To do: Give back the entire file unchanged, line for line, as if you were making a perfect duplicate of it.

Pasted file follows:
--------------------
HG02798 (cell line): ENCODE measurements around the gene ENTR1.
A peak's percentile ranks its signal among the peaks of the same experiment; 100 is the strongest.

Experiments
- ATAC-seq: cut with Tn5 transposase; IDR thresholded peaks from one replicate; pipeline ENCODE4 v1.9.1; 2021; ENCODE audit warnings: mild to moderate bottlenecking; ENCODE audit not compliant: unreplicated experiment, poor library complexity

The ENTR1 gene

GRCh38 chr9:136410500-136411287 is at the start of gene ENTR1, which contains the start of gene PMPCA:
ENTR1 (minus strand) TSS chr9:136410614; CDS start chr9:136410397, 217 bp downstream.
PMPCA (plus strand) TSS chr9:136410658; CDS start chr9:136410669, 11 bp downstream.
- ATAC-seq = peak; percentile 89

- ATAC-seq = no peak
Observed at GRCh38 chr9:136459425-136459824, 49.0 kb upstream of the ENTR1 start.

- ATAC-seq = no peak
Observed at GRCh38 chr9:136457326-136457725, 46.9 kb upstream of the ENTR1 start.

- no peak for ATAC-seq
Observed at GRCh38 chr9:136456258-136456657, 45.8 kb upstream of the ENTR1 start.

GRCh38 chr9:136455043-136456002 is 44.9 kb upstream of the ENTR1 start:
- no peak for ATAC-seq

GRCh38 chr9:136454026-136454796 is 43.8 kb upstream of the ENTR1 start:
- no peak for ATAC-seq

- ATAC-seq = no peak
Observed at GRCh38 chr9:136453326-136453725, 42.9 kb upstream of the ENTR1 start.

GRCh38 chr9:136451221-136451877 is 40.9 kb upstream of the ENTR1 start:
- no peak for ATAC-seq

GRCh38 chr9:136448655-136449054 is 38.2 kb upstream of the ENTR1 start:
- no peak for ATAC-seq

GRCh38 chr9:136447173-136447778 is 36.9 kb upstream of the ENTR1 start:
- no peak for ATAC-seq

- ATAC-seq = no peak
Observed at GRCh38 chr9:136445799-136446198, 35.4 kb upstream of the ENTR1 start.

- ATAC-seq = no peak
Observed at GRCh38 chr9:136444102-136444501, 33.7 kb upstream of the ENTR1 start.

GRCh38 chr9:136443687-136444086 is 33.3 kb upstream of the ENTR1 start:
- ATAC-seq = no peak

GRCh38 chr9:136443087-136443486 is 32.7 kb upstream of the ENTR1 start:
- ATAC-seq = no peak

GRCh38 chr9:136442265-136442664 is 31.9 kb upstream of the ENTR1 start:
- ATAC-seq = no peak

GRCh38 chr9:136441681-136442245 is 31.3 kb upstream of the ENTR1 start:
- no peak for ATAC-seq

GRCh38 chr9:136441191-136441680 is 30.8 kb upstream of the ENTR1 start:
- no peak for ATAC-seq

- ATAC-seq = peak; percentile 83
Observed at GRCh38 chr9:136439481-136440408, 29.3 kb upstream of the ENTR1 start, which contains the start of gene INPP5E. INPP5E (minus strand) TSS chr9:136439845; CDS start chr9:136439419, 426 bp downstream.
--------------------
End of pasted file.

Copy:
HG02798 (cell line): ENCODE measurements around the gene ENTR1.
A peak's percentile ranks its signal among the peaks of the same experiment; 100 is the strongest.

Experiments
- ATAC-seq: cut with Tn5 transposase; IDR thresholded peaks from one replicate; pipeline ENCODE4 v1.9.1; 2021; ENCODE audit warnings: mild to moderate bottlenecking; ENCODE audit not compliant: unreplicated experiment, poor library complexity

The ENTR1 gene

GRCh38 chr9:136410500-136411287 is at the start of gene ENTR1, which contains the start of gene PMPCA:
ENTR1 (minus strand) TSS chr9:136410614; CDS start chr9:136410397, 217 bp downstream.
PMPCA (plus strand) TSS chr9:136410658; CDS start chr9:136410669, 11 bp downstream.
- ATAC-seq = peak; percentile 89

- ATAC-seq = no peak
Observed at GRCh38 chr9:136459425-136459824, 49.0 kb upstream of the ENTR1 start.

- ATAC-seq = no peak
Observed at GRCh38 chr9:136457326-136457725, 46.9 kb upstream of the ENTR1 start.

- no peak for ATAC-seq
Observed at GRCh38 chr9:136456258-136456657, 45.8 kb upstream of the ENTR1 start.

GRCh38 chr9:136455043-136456002 is 44.9 kb upstream of the ENTR1 start:
- no peak for ATAC-seq

GRCh38 chr9:136454026-136454796 is 43.8 kb upstream of the ENTR1 start:
- no peak for ATAC-seq

- ATAC-seq = no peak
Observed at GRCh38 chr9:136453326-136453725, 42.9 kb upstream of the ENTR1 start.

GRCh38 chr9:136451221-136451877 is 40.9 kb upstream of the ENTR1 start:
- no peak for ATAC-seq

GRCh38 chr9:136448655-136449054 is 38.2 kb upstream of the ENTR1 start:
- no peak for ATAC-seq

GRCh38 chr9:136447173-136447778 is 36.9 kb upstream of the ENTR1 start:
- no peak for ATAC-seq

- ATAC-seq = no peak
Observed at GRCh38 chr9:136445799-136446198, 35.4 kb upstream of the ENTR1 start.

- ATAC-seq = no peak
Observed at GRCh38 chr9:136444102-136444501, 33.7 kb upstream of the ENTR1 start.

GRCh38 chr9:136443687-136444086 is 33.3 kb upstream of the ENTR1 start:
- ATAC-seq = no peak

GRCh38 chr9:136443087-136443486 is 32.7 kb upstream of the ENTR1 start:
- ATAC-seq = no peak

GRCh38 chr9:136442265-136442664 is 31.9 kb upstream of the ENTR1 start:
- ATAC-seq = no peak

GRCh38 chr9:136441681-136442245 is 31.3 kb upstream of the ENTR1 start:
- no peak for ATAC-seq

GRCh38 chr9:136441191-136441680 is 30.8 kb upstream of the ENTR1 start:
- no peak for ATAC-seq

- ATAC-seq = peak; percentile 83
Observed at GRCh38 chr9:136439481-136440408, 29.3 kb upstream of the ENTR1 start, which contains the start of gene INPP5E. INPP5E (minus strand) TSS chr9:136439845; CDS start chr9:136439419, 426 bp downstream.